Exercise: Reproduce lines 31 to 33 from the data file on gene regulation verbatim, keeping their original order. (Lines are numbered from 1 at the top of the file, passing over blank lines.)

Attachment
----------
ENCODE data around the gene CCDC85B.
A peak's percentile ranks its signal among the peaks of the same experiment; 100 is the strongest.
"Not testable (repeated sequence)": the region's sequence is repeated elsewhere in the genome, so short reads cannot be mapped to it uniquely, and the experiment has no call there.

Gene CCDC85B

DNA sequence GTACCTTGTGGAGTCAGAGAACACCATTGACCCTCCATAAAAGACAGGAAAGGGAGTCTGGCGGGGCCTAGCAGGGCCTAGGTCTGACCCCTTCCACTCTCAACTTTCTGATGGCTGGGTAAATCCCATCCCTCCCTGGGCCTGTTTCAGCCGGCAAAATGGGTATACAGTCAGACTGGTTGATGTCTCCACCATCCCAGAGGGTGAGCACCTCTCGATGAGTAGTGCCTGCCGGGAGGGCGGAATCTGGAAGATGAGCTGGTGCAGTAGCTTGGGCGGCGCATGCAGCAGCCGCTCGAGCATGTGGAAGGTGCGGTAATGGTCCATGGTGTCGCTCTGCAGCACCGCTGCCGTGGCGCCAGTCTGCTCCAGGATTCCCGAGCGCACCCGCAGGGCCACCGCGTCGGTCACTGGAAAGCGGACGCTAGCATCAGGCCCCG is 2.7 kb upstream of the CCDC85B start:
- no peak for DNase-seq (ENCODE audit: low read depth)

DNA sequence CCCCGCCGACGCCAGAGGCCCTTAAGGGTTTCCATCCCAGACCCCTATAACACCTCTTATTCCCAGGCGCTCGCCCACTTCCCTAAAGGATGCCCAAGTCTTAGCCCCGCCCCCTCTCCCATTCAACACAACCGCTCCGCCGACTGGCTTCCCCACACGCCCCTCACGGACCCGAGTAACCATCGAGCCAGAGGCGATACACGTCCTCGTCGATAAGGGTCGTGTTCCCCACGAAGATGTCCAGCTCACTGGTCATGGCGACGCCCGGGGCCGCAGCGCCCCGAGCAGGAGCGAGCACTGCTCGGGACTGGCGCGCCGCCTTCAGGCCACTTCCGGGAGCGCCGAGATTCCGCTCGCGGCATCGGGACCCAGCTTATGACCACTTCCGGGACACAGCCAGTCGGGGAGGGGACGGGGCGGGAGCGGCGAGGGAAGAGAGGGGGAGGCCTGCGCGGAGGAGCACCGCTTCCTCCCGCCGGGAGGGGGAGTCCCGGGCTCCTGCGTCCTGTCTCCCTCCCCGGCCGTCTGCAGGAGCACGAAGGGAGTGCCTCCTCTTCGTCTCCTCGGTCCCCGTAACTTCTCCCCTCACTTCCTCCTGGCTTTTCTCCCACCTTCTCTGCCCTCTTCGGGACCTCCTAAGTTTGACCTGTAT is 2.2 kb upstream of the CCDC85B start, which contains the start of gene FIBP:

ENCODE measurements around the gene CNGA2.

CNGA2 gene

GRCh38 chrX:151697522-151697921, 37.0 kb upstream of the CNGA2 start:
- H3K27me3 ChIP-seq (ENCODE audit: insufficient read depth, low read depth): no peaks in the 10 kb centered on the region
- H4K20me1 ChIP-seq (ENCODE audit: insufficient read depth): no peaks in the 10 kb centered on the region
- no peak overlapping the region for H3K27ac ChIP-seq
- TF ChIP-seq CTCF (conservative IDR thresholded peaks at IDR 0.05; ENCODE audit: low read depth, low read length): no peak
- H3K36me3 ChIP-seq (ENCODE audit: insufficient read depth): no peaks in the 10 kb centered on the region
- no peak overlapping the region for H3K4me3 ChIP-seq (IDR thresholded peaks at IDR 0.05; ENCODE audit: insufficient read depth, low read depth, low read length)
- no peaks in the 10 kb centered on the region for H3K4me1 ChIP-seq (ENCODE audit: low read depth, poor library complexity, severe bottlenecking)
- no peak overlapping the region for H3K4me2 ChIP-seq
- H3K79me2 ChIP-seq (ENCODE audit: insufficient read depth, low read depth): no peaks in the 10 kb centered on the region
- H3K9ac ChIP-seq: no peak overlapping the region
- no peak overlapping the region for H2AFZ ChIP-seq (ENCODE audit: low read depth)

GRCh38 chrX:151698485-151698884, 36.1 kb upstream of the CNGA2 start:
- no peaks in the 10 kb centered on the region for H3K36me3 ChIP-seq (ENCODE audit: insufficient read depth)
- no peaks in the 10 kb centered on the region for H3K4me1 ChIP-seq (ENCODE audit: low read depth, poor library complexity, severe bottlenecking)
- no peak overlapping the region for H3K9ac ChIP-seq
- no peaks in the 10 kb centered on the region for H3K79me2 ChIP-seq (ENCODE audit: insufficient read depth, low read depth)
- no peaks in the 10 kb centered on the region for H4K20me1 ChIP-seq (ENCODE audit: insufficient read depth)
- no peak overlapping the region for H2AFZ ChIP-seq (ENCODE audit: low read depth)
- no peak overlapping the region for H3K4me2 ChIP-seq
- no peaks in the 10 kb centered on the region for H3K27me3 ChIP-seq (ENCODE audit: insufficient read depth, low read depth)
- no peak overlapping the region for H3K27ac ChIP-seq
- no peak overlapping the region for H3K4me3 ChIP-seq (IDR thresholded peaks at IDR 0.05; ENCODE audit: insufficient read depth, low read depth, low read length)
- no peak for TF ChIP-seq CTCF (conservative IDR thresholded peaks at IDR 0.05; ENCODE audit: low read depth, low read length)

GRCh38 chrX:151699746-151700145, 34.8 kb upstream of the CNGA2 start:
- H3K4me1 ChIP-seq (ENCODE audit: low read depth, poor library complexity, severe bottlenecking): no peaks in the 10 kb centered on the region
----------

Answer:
- no peak overlapping the region for H3K27ac ChIP-seq
- no peak overlapping the region for H3K4me3 ChIP-seq (IDR thresholded peaks at IDR 0.05; ENCODE audit: insufficient read depth, low read depth, low read length)
- no peak for TF ChIP-seq CTCF (conservative IDR thresholded peaks at IDR 0.05; ENCODE audit: low read depth, low read length)